1 See John Dewey, Logical Method and Law, 10 Cornell L. Q. 17, 26 (1925) (arguing law is akin to working hypotheses instead of rigid rules).

2 Florida is not the only state contemplating changes to alimony. Massachusetts’ Alimony Reform Act of 2011 took effect on March 1, 2012. Massachusetts Ch. 124 of the 2011 acts available at Other states considering changes include New Jersey and South Carolina. See, e.g., South Carolina Alimony Reform, Alimony Reform Movement Growing in South Carolina,; Colleen Diskin, NJ Legislators Consider Two Plans to Reform System for Alimony, The Record, available at

3 One of the most vocal groups challenging alimony’s role in Florida is Florida Alimony Reform. Florida Alimony Reform, The Official Site for Alimony Reform in the State of Florida,

4 Alimony provides for the financial maintenance of the spouse (for pendent lite or temporary alimony) or former spouse. 27B C.J.S. Divorce §502 (West 2011). This article will focus on alimony awarded in a final judgment.

5 Fla. Stat. §61.09 permits the court to award maintenance and support for a spouse without a dissolution of the parties’ marriage. For purposes of this article, alimony awards with or without a dissolution of the parties marriage will be treated interchangeably as the standards for the award are the same.

6 For more on the introduction and effects of Fla. Stat. §61.14(1)(b), see generally Odette Marie Bendeck, Florida’s “Cohabitation” Statute: The Revolution that Wasn’t, 82 Fla. B. J. 95 (June 2008).

7 Fla. Stat. Ann. §61.08 (West 2011).

8 Id.

9 Florida Alimony Reform, The Problem: What’s Wrong with Florida Alimony Laws?,

10 There was a companion bill in the Senate, which died in rules. S.B. 748 2012 Jt. Legis., 2d Sess. (Oct. 28, 2011), available a A related bill was also filed in the house but it died on the calendar. H.B. 565, 2012 Jt. Legis., 2d Sess. (Nov. 3, 2011), available at For the sake of clarity, this article will only reference H.B. 549.

11 See H.B. 549, 2012 Jt. Legis., 2d Sess. 1 (Feb. 23, 2012), available at

12 Id.

13 Id.

14 There was a companion bill in the House, which was laid on table and substituted by S.B. 718. H.B. 231, 2013 Jt. Legis. 2d Sess. (Jan. 17, 2013), available at For the sake of clarity, this article will reference only S.B. 718.

15 Ray Reyes, Gov. Scott Vetoes Alimony Bill, but Debate Not Over, Tampa Tribune, available at–other-bills-on-deadline-b82486384z1.

16 It is speculated that the reform effort fell victim to election-year politics likely, among other things, due to the controversy surrounding it. Kathleen McGrory, Don’t Expect an Alimony Reform Bill in 2014, Tampa Bay Times, available at

17 Cynthia Lee Starnes, One More Time: Alimony, Intuition, and the Remarriage-termination Rule, 81 Ind. L. J. 971, 983 (2006).

18 Id.

19 Pamela Laufer-Ukeles, Selective Recognition of Gender Difference in the Law: Revaluing the Caretaker Role, 31 Harv. J. L. & Gender 1, 24 (2008).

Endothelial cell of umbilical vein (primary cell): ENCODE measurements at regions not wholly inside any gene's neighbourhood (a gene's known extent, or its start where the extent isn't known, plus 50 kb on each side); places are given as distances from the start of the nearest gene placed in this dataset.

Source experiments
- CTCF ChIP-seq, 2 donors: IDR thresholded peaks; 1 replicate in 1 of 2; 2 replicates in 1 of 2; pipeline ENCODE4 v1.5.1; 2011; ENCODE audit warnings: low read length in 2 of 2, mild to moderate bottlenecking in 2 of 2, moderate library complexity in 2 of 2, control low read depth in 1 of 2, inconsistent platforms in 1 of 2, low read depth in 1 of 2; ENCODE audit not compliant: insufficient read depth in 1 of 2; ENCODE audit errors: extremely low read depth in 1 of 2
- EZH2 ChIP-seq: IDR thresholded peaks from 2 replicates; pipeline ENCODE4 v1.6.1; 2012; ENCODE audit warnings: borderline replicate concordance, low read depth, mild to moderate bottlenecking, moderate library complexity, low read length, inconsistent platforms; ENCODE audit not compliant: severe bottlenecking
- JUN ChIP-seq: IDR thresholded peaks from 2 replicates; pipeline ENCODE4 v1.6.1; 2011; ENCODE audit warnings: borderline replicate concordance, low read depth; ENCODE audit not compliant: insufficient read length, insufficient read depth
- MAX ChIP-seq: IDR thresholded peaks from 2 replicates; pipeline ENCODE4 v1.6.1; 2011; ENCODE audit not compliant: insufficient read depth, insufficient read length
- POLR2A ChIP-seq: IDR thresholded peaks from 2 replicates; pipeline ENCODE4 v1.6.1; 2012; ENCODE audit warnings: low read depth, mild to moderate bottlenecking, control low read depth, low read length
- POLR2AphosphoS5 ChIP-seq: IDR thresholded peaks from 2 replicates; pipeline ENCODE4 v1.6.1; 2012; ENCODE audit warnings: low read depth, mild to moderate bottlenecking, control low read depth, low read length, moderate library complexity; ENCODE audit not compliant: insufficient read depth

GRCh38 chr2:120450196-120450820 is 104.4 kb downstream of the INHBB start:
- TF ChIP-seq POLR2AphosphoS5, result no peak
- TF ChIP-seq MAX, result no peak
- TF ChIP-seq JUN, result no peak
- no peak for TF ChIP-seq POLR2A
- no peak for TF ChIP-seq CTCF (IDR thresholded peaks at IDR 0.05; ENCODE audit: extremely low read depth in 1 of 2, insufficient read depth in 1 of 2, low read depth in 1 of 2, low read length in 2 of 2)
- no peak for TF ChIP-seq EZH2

20 Johnston, Sex and Property: The Common Law Tradition, the Law School Curriculum and Developments Toward Equality, 47 N.Y.U. L. Rev. 1033, 1044-1046 (1972).

21 Id. It took a special act of parliament to obtain a divorce . This was due to the church-controlled courts and government taking the vow “till death do us part” seriously.

22 Twila L. Perry, The “Essentials of Marriage”: Reconsidering the Duty of Support and Services, 15 Yale J. L. & Feminism 1, 23 (2003).

23 Starnes, One More Time: Alimony, Intuition, and the Remarriage-Termination Rule, 81 Ind. L. J. 971, 983 (2006).

24 The concept of alimony has existed in Florida from as early as when it was only a territory in 1822. Ch. 93, §9 (Laws of Florida Territory, 1822).

25 1900, all states except for South Carolina offered divorce, but generally it had to be based on one party’s fault. Lawrence M. Friedman, A Dead Language: Divorce Law and Practice Before No-Fault, 86 Va. L. Rev. 1497, 1533-34 (2000).

26 Denese Ashbaugh Vlosky & Pamela A. Monroe, The Effective Dates of No-fault Divorce Laws in the 50 States, 51
Fam. Relations 317, 320 (2002), available at

27 Jana B. Singer, Alimony and Efficiency: The Gendered Costs and Benefits of the Economic Justification for Alimony, 82 Geo. L. J. 2423, 2424 (1994).

28 Starnes, One More Time: Alimony, Intuition, and the Remarriage-Termination Rule, 81 Ind. L. J. 971, 985 (2006).

29 Id.

30 Id.

31 Id.

32 Herma Hill Kay, Equality and Difference: A Perspective on No-fault Divorce and Its Aftermath, 56 U. Cin. L. Rev. 1, 2 (1987).

33 Id. at 5.

34 Id. at 2.

35 Uniform Law Commission, Marriage and Divorce Act, Model Summary, available at,%20Model.

36 Fla. Stat. §61.052(1) (2013). This presumes that all statutory grounds, such as residency requirements, have been satisfied. Fla. Stat. §61.021 (2013).

37 Singer, Alimony and Efficiency: The Gendered Costs and Benefits of the Economic Justification for Alimony, 82 Geo. L. J. 2423, 2424 (1994).

38 UMDA §308(b), 9A ULA 348 (West 2011).

39 UMDA §308(b), 29A ULA 348 (West 2011).

40 Id.; UMDA §308(b) provides that the maintenance order shall be in amounts and for periods of time the court deems just, without regard to marital misconduct, and after considering all relevant factors including “1) the financial resources of the party seeking maintenance. ..; 2) the time necessary to acquire sufficient education or training to enable the party seeking maintenance to find appropriate employment; 3) the standard of living established during the marriage; 4) the duration of the marriage; 5) the age and the physical and emotional condition of the spouse seeking maintenance; and 6) the ability of the spouse from whom maintenance is sought to meet his needs while meeting those of the spouse seeking maintenance.”

41 UMDA §308 Official Comment, 9A ULA 348 (West 2011).

42 Id.

43 See generally American Law Institute, Principles of Law of Family Dissolution §5 (2011) [hereinafter Ali, Principles]; Starnes, One More Time: Alimony, Intuition, and the Remarriage-Termination Rule, 81 Ind. L. J. 971, 992 (2006).

44 ALI, Principles at §5.02 cmt.

45 Gaytri Kachroo, Mapping Alimony: From Status to Contract and Beyond, 5 Pierce L. Rev. 163, 168-169 (2007).

46 ALI, Principles at §5.02 cmt. (2011); Starnes, One More Time: Alimony, Intuition, and the Remarriage-Termination Rule, 81 Ind. L. J. 971, 992 (2006).

47 ALI, Principles at §5.02 cmt. (2011).